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Urticaria Pigmentosa / Mastocytosis

Key Points

  • Mastocytosis can occur at any age, and may involve the skin, or affect internal organs including the bone marrow and liver/spleen/lymphatic tissues
  • Urticaria pigmentosa is a form of cutaneous mastocytosis most common in childhood, characterized by brown papules, plaques, or nodules, which may urticate when stroked.
  • Patients with cutaneous mastocytosis may have a single isolated mastocytoma, diffuse cutaneous mastocytosis, urticaria pigmentosa, or a rare form of mast cells in the skin seen in adults characterized by telangiectasias and faint lesions, called telangiectasia macularis eruptiva perstans.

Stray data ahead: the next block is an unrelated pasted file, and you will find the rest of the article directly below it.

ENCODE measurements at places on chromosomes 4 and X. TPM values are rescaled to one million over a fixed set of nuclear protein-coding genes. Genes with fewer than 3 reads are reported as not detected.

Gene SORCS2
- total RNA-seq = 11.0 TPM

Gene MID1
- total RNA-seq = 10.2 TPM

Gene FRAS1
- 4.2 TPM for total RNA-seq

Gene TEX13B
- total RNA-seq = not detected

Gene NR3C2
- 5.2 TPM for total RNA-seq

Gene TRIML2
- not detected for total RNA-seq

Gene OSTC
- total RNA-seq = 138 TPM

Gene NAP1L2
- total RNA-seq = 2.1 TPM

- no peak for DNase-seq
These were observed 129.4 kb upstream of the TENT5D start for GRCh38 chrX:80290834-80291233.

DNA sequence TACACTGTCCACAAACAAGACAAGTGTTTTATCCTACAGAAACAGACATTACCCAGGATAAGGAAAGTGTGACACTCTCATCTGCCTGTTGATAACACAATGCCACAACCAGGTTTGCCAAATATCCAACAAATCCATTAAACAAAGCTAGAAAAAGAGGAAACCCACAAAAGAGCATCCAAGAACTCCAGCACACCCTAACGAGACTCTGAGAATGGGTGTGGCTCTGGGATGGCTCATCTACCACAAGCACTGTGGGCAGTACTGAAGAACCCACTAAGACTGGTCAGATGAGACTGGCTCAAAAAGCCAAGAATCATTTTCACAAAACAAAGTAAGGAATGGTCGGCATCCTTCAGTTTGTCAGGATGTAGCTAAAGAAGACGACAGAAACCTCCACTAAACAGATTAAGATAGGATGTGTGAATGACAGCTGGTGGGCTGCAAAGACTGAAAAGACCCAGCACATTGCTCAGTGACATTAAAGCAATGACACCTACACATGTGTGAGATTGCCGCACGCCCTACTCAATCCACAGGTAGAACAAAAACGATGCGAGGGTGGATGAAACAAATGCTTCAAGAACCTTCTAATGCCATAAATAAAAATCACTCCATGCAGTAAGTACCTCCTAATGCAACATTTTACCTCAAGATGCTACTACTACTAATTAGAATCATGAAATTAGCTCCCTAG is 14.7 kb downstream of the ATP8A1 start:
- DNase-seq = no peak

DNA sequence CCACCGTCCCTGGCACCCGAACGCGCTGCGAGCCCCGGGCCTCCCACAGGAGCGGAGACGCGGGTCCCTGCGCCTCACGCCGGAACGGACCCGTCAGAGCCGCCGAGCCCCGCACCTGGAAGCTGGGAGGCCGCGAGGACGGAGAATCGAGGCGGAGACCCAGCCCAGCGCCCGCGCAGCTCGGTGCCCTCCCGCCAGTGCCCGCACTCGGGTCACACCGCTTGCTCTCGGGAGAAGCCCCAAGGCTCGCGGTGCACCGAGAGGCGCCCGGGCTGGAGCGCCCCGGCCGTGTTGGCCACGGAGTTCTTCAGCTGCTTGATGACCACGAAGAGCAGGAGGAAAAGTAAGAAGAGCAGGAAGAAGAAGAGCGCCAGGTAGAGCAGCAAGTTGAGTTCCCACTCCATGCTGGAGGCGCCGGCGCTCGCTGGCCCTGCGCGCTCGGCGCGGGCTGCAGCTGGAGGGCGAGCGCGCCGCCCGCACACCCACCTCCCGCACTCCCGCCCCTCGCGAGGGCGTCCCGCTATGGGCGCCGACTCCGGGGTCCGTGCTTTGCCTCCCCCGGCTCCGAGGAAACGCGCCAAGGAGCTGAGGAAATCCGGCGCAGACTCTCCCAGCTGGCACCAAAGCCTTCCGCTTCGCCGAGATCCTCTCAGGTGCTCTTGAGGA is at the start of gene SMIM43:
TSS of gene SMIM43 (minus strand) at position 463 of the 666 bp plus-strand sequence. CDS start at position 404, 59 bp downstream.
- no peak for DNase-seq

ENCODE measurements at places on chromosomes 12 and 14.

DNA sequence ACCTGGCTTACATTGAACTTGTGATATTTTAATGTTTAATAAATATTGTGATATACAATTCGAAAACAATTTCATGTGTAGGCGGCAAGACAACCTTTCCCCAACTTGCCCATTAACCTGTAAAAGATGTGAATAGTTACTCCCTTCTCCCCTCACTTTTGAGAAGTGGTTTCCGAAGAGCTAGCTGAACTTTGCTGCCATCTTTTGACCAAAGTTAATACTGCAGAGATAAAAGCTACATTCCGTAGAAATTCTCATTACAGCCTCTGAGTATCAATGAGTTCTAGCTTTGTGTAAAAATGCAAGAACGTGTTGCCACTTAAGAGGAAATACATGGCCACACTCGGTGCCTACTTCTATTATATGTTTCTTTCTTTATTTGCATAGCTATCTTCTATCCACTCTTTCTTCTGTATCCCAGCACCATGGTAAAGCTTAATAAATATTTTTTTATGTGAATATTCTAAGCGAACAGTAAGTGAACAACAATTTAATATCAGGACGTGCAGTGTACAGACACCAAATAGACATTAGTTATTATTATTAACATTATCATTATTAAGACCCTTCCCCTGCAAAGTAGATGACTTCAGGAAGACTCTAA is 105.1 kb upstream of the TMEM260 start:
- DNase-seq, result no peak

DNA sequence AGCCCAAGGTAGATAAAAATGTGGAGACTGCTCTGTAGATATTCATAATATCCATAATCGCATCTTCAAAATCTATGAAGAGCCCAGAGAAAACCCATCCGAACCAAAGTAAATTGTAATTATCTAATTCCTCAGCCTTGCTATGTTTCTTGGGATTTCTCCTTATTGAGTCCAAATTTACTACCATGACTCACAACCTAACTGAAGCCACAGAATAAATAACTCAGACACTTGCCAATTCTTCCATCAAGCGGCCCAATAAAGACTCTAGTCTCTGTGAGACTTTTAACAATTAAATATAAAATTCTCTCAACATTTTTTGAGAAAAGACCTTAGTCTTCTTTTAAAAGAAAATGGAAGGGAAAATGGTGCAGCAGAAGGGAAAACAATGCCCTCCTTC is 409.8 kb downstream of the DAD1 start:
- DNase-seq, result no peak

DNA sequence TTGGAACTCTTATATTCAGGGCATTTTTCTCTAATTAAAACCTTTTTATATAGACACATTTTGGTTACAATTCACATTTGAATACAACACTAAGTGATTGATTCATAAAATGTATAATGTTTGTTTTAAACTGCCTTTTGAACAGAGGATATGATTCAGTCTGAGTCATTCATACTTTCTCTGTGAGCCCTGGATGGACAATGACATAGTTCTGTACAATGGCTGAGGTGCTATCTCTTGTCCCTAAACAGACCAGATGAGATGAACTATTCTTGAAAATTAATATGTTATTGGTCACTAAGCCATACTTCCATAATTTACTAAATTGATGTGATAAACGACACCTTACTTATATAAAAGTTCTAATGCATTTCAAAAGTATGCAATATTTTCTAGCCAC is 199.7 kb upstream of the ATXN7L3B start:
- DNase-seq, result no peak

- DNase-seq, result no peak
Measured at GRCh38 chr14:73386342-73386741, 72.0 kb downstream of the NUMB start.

Introduction

Mastocytosis includes a wide variety of cutaneous diseases with variable systemic involvement; this chapter will focus specifically on urticaria pigmentosa (UP), with a brief review of other forms of cutaneous mastocytosis. The three most common types of cutaneous mastocytosis are urticaria pigmentosa (UP), diffuse cutaneous mastocytosis, and the presence of a single mastocytoma. Urticaria pigmentosa is most common in childhood, and less likely to have systemic involvement than adult forms of mastocytosis. Most patients develop mastocytosis in childhood, before the age of 2, with 60-80% of patients having lesions during the first year of life; lesions can even be present at birth. UP is the most common form of cutaneous mastocytosis and represents up to 70-90% of cases. Mastocytosis occurs in patients of all ethnic backgrounds and in both men and women. Most cases are sporadic, but there are rare cohorts of familial cases, including disease reported in monozygotic twins. Cases of adult mastocytosis have been identified with alterations in the KIT tyrosine kinase (CD117), particularly point mutations in codon 816 of the c-kit proto-oncogene. This leads to activated KIT, and increased mast cell development. This genetic mutation is less common in children with mastocytosis.